Two weeks after Eli Lilly announced it would cap insulin costs at $35 per month, Novo Nordisk followed suit, declaring Tuesday that it will cut the price of some of its insulin products by 75%.

The pharma giant said it would decrease its NovoLog insulin list price by 75%, as well as its Novolin and Levemir insulin by 65%, starting in January 2024. Novo Nordisk is considered to be one of the biggest insulin makers globally, along with Lilly and Sanofi, with the three companies controlling more than 90% of the insulin market worldwide.

Novo’s move follows Lilly’s decision to institute an insulin cost cap and reduce the price of Humalog by 70%. The announcement set off ripple effects for other big pharma players to consider lowering their insulin prices as well.

“We have been working to develop a sustainable path forward that balances patient affordability, market dynamics and evolving policy changes,” Steve Albers, SVP of market access and public affairs at Novo Nordisk, said in a statement. “Novo Nordisk remains committed to ensuring patients living with diabetes can afford our insulins, a responsibility we take seriously.”

Following the price reductions, the company’s list price for NovoLog vials will be around $72 for the vial (a drop from $558) and $140 for the FlexPen (a decrease from $289) starting in January 2024. Levemir will be listed between $100 and $161, and Novolin will range from $48 to $92.

While many may point to Lilly’s announcement serving as a catalyst for other insulin makers, a Novo spokesperson told CNBC that the move was in “development for many months, but due to increased stakeholder interest, we accelerated to announce it now.”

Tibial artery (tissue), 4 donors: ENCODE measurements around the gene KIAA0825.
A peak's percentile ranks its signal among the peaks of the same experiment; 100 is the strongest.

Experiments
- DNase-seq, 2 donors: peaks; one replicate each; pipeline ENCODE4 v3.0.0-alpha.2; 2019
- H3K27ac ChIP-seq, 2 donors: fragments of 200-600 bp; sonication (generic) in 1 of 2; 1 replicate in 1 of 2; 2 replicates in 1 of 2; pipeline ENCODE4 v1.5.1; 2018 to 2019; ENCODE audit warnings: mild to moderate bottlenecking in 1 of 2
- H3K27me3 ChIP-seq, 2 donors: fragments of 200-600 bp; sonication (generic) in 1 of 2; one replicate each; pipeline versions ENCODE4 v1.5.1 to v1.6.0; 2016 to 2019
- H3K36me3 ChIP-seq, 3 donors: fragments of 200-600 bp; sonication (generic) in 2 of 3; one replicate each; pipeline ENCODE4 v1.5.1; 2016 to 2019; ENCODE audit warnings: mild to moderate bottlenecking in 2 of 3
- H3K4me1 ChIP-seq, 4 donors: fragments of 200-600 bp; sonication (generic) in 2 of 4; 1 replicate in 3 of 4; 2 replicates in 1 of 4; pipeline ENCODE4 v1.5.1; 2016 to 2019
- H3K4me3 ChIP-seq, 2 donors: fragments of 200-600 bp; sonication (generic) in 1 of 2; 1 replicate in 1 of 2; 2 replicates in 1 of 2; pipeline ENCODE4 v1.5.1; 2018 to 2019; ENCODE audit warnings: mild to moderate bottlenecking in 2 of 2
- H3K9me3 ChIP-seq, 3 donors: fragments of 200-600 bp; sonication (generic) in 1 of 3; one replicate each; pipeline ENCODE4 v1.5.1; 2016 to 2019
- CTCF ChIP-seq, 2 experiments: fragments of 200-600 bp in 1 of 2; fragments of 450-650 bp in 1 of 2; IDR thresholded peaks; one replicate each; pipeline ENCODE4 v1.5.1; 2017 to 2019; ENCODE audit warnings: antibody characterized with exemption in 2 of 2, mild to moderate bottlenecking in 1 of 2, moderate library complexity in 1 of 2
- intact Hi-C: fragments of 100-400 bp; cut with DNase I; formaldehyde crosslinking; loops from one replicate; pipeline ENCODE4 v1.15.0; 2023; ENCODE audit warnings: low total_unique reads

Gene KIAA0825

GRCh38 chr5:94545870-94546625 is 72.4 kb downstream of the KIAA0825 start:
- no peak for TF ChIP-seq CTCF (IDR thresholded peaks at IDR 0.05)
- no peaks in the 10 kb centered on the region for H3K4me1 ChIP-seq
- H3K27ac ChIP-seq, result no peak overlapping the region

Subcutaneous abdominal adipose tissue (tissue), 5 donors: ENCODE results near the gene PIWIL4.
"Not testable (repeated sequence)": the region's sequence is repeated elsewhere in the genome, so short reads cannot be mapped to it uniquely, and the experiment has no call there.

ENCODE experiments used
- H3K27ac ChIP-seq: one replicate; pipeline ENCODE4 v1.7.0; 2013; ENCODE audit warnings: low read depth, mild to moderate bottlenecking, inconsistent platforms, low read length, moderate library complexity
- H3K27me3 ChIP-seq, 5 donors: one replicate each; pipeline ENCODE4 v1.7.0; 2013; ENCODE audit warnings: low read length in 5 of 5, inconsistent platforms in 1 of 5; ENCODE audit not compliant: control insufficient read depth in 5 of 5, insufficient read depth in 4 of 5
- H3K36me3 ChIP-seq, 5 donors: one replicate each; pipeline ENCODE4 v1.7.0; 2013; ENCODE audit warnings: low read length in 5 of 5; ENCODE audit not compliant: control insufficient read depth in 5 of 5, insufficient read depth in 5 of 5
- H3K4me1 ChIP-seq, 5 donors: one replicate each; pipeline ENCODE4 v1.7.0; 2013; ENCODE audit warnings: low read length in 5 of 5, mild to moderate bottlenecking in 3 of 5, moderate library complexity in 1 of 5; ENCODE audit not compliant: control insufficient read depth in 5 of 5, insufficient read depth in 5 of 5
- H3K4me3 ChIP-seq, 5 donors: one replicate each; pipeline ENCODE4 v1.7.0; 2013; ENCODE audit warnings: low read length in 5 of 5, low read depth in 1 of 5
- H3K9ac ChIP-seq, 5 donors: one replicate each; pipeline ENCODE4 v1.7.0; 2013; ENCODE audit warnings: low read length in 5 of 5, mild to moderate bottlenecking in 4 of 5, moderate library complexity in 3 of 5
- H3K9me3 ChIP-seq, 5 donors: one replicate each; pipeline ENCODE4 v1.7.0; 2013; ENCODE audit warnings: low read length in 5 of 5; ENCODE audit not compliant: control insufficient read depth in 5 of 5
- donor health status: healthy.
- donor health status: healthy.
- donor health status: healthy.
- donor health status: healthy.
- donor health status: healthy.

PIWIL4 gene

Drug prices have long been a part of the national discussion — with both lawmakers and the public calling on pharma giants to lower prescription drug costs, especially insulin. 

Last year, the Inflation Reduction Act gave Medicare the ability to negotiate the costs of certain drugs starting in 2026, and capped out-of-pocket costs for prescription drugs at $2,000 for Medicare beneficiaries. That legislation was able to cap monthly insulin costs at $35 for Medicare beneficiaries, but that did not extend to people on private insurance.

Since then, lawmakers on both sides of the aisle — including President Joe Biden and Sen. Bernie Sanders (I-Vt.), who heads the Senate Health, Education, Labor and Pensions (HELP) Committee — have considered crafting additional drug pricing legislation. 

“Drug companies are making huge profits while people split their life-saving pills in half, because they can’t afford them,” Sanders said in a 2023 New Year’s video address, in which he outlined his plans as the HELP leader.

While many have applauded these drugmakers for lowering the cost of insulin, there are business considerations that play into these moves as well.

Novo’s cost caps are a sign of price competition from unbranded products, public pressure — as well as the company’s attempt to avoid paying rebates to Medicaid, Larry Levitt, EVP of health policy at Kaiser Family Foundation, noted on Twitter.

Additionally, POLITICO reported last week that Lilly’s move to cut insulin would save it millions of dollars, as it will no longer have to pay rebates to Medicaid for raising the price of drugs faster than the rate of inflation.